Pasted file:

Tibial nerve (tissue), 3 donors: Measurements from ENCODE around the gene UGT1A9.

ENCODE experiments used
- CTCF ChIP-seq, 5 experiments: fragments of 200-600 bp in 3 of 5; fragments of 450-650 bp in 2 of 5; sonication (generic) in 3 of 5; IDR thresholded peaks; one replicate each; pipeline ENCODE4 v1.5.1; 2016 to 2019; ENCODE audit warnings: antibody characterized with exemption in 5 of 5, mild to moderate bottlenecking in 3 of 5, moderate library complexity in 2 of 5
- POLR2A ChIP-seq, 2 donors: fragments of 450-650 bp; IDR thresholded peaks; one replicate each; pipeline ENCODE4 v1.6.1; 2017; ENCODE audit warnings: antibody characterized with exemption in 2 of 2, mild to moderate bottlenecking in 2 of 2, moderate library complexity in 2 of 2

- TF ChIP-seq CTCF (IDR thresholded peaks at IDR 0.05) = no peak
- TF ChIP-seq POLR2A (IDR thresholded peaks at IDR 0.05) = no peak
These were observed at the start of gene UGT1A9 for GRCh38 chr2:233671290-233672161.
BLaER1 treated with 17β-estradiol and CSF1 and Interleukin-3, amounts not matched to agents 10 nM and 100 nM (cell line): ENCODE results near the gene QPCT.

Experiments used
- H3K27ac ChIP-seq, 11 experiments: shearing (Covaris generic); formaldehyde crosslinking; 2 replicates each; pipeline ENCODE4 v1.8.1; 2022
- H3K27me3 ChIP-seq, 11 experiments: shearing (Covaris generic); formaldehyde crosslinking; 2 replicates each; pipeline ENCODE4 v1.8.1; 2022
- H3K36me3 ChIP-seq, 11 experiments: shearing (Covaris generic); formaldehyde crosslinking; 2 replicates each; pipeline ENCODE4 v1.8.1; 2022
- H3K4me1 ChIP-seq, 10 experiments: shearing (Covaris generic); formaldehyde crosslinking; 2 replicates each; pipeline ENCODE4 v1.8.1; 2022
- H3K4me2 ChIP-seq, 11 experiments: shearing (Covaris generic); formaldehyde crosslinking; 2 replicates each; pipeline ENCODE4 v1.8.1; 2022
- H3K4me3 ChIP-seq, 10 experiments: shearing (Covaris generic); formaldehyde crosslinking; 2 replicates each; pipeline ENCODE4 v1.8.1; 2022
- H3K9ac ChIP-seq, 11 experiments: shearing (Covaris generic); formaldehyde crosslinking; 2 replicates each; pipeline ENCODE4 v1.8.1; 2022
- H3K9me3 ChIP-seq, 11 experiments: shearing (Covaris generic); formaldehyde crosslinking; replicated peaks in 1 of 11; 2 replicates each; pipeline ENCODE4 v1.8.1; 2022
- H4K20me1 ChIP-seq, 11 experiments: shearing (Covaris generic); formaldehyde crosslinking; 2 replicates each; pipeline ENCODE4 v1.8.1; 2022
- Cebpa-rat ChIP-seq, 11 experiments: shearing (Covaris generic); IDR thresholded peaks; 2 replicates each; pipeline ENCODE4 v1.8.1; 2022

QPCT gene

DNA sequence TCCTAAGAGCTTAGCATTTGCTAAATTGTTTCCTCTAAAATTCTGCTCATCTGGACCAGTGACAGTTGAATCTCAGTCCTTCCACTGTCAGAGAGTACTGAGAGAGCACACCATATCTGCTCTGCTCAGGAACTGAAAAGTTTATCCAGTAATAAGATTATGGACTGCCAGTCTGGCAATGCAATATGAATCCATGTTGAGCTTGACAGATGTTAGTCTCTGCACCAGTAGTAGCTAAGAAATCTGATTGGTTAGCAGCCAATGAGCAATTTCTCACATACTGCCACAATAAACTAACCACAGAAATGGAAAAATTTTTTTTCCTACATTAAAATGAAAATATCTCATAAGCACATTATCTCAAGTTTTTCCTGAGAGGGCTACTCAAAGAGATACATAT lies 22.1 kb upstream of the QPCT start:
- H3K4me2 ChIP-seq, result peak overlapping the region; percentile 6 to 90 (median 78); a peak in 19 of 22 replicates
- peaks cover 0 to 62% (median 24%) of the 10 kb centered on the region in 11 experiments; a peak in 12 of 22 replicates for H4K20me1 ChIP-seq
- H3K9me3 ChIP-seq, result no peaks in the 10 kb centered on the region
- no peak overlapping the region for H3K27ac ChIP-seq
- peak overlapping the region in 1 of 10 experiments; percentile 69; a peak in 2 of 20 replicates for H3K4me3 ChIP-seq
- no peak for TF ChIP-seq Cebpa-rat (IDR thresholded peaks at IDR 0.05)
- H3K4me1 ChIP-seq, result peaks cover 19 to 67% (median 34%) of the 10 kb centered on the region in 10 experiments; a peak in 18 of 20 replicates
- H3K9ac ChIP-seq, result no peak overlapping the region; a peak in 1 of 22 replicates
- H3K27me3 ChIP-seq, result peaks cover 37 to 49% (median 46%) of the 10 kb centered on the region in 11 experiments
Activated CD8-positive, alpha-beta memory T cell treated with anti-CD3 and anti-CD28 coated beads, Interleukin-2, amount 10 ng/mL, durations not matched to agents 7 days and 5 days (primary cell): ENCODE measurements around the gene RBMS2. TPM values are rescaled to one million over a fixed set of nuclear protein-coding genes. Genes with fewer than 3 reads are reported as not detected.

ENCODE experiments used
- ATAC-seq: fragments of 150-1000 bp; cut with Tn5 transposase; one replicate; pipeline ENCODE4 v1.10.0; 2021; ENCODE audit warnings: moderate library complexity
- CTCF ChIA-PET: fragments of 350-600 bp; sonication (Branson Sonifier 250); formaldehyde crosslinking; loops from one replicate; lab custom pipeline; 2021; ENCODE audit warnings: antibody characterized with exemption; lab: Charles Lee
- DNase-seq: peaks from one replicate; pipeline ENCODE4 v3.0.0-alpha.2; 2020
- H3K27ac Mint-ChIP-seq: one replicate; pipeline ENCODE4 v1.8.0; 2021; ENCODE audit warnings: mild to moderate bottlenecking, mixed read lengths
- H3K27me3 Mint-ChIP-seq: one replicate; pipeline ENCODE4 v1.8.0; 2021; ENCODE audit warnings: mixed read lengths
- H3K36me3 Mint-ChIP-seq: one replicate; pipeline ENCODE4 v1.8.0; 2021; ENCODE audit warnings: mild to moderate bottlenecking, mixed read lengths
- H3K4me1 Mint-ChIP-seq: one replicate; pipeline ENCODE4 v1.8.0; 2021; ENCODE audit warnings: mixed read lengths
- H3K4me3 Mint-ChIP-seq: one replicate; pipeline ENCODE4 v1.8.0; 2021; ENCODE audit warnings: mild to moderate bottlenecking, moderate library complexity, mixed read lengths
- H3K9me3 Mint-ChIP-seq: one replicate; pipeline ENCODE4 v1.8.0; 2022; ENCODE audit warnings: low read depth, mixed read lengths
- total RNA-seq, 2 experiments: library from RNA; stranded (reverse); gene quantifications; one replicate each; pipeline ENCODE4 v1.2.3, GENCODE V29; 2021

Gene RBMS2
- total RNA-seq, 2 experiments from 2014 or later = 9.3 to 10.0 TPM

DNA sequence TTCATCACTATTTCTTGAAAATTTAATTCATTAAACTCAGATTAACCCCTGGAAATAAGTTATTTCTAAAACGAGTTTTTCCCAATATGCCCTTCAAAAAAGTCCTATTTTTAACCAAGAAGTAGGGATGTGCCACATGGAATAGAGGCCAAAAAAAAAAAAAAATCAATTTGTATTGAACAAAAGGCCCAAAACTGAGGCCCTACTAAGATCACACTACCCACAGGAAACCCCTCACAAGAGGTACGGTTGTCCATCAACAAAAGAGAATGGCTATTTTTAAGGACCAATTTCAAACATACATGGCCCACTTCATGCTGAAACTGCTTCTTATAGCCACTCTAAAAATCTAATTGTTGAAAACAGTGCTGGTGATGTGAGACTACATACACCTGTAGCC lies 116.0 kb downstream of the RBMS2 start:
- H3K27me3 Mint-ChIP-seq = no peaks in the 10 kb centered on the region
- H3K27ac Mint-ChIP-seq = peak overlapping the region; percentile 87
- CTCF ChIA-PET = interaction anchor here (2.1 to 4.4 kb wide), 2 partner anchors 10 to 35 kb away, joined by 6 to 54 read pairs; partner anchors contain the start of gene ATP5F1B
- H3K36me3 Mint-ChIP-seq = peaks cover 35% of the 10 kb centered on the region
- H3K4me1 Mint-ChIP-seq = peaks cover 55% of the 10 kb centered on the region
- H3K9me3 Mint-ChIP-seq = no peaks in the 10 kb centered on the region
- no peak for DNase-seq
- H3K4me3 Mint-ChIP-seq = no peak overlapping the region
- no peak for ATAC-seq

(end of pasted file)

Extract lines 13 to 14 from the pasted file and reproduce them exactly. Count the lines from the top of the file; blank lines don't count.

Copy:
- H3K4me1 ChIP-seq, 10 experiments: shearing (Covaris generic); formaldehyde crosslinking; 2 replicates each; pipeline ENCODE4 v1.8.1; 2022
- H3K4me2 ChIP-seq, 11 experiments: shearing (Covaris generic); formaldehyde crosslinking; 2 replicates each; pipeline ENCODE4 v1.8.1; 2022